Boxing Day In The UK

Boxing Day traditionally comes the after Christmas and is a major holiday in itself in the UK. After the relative quiet of Christmas Day when London almost completely shuts down, we decided to brave the crowds and head out to Liberty London.

Here I am examining some of Liberty’s recent releases…below are just a couple:

Afterwards, we decided to take a walk down Carnaby Street to take in the sights:

The crowds were HUGE, something we’re not used to in LA. 😀 Well, that’s all for now, stay tuned!

Another Take On Wedding Gowns…

In contrast to today, the term “wedding gown” was far more flexible in the late 19th Century than it is today. When we think of a wedding gown, we invariably think of some sort of dress that’s in some shade of white or ivory that’s only worn once on the wedding day and then stored away forever, unless a descendant chooses to wear the dress for their wedding. However, in recent scholarship, it’s been noted that the concept of the “white wedding” with its one-use wedding gown is a fairly recent development, as much a product of merchandising as social convention.

As discussed in a previous post, during the late 19th Century, a wedding dress was typically a woman’s “best dress,” often enhanced by netting, lace, and flowers (especially orange blossoms). The dress was definitely meant to be worn long after the wedding and in fact, the idea of having a dress for that’s only worn once and then stored away forever was considered the height of wastefulness. With that said, here’s just one example of what a wedding dress could be, at least if we accept the Walsall Museums’ description:

Day Dress c. 1885

Day Dress, c. 1885; Walsall Museums (WASMG : 1976.0832)

Day Dress c. 1885

Side Profile

Unfortunately the photography is not the best…style-wise this is mid-1880s with a defined train/bustle and is constructed from a silver-gray silk satin for the overskirt and bodice combined with a silk brocade floral pattern for the underskirt, under bodice and sleeve cuffs. The bodice is constructed to create the effect of a jacket over a vest (although these were usually made as a single unit) and the red flowers on the silk brocade provide pops of red that add richness and variety to what would otherwise be a somewhat dull monochromatic silver-gray dress.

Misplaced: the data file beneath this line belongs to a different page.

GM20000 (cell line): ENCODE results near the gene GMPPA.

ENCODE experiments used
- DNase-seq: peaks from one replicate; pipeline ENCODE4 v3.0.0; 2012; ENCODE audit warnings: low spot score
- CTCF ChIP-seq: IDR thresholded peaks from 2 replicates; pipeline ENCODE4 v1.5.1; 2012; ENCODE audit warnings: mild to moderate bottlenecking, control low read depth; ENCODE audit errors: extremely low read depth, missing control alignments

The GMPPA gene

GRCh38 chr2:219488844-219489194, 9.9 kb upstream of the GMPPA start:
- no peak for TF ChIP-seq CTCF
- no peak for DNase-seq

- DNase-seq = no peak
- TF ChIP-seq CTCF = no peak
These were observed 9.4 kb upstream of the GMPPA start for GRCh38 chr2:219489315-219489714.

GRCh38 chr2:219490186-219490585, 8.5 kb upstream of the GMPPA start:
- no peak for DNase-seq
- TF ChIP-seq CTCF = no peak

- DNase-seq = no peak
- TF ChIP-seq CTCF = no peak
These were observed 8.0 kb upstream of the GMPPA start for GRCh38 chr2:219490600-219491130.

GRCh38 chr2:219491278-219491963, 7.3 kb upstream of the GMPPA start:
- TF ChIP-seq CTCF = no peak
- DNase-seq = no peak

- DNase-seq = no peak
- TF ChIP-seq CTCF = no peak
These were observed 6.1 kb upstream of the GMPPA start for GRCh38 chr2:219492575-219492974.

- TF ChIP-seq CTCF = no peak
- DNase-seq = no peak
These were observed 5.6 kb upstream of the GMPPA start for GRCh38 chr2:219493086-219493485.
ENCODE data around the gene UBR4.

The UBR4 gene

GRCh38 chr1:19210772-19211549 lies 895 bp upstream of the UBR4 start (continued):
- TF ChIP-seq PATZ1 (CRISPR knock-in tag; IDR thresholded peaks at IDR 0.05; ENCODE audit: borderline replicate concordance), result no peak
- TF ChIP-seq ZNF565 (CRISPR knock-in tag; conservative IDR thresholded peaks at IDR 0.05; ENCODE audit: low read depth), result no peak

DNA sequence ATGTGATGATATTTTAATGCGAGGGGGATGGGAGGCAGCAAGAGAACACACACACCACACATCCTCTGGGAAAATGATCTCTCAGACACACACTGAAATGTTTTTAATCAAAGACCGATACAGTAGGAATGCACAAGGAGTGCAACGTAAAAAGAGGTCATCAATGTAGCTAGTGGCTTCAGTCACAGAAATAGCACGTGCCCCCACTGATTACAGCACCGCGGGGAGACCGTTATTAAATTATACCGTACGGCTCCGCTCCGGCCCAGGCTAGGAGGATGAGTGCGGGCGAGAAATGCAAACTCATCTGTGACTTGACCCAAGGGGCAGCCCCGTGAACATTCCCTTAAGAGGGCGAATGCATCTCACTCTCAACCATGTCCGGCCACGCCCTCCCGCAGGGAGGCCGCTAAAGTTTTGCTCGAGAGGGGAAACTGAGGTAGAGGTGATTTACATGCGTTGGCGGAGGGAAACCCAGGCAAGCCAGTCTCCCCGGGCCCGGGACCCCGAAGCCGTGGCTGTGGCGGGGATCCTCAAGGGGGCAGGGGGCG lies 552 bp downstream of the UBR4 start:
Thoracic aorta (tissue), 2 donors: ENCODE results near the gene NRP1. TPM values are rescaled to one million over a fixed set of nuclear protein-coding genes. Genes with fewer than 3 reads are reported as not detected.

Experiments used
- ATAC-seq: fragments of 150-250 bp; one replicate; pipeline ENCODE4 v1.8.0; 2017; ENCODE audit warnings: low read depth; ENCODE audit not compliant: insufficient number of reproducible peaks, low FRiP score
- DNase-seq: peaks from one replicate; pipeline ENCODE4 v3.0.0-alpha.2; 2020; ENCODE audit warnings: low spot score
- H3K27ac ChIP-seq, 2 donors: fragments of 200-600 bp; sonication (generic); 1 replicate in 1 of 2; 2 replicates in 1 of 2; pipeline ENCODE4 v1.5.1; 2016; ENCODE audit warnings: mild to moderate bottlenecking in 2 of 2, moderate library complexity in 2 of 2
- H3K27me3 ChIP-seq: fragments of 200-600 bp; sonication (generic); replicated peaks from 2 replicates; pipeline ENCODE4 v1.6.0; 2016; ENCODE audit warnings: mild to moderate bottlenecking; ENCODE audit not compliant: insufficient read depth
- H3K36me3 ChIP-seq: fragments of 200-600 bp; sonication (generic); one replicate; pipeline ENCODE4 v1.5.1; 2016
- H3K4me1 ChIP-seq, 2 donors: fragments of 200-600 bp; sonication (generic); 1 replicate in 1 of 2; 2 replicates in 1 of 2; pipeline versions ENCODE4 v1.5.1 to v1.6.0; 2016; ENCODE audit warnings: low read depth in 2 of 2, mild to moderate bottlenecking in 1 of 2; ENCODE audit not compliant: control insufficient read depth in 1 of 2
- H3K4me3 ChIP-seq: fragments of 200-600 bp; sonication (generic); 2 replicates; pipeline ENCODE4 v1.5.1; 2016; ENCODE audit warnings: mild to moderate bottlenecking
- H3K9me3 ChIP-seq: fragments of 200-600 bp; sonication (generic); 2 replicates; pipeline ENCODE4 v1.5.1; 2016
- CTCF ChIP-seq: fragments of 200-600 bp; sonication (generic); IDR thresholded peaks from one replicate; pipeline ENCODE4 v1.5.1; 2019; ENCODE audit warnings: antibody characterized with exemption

Day Dress c. 1885

Close-up of front bodice.

And here’s a nice close-up of the silk brocade fabric:

Day Dress c. 1885

Close-up of fashion fabric.

Here’s a couple of more pictures (although the color is a bit off):

Day Dress c. 1885

Three-Quarter rear view.

Day Dress c. 1885

The red flowers on the silk brocade panels definitely draws the eye up and fixes the viewer’s eyes (As should be the case with all bridal dresses!). Of course, as with much of fashion history, there’s rarely any absolutes and this was the case with using “regular” colors versus the more bridal colors of white and ivory during the 1880s. However, in the end, it’s important to realize that the dividing lines between “bridal” and non-bridal were not as rigid was we tend to view them today (although that’s changing). This was just a brief glimpse into the world of bridal dresses during the 1880s and that there are alternatives to the “traditional” when it comes to bridal dresses. 🙂

In The UK- Part 3

Today we took a train trip out into the English countryside and met up with some friends and visited Waddeston Manor. Located close to Aylesbury in Buckinghamshire, the house was built between 1874 and 1889 by the Baron Ferdinand de Rothschild (1839–1898) as a weekend retreat for entertaining plus as a venue to house his art collection. The architectural style is a Neo-Renaissance (or Renaissance Revival style) and is quite elaborate and not the usual Victorian style that one normally sees in England.

To get an idea of the scale of the house, here’s an overhead view:

 Aerial view of Waddesdon from the north

And from the front:

The above images are borrowed from Wikipedia since my cell phone camera just wasn’t working right that day. And here’s mine: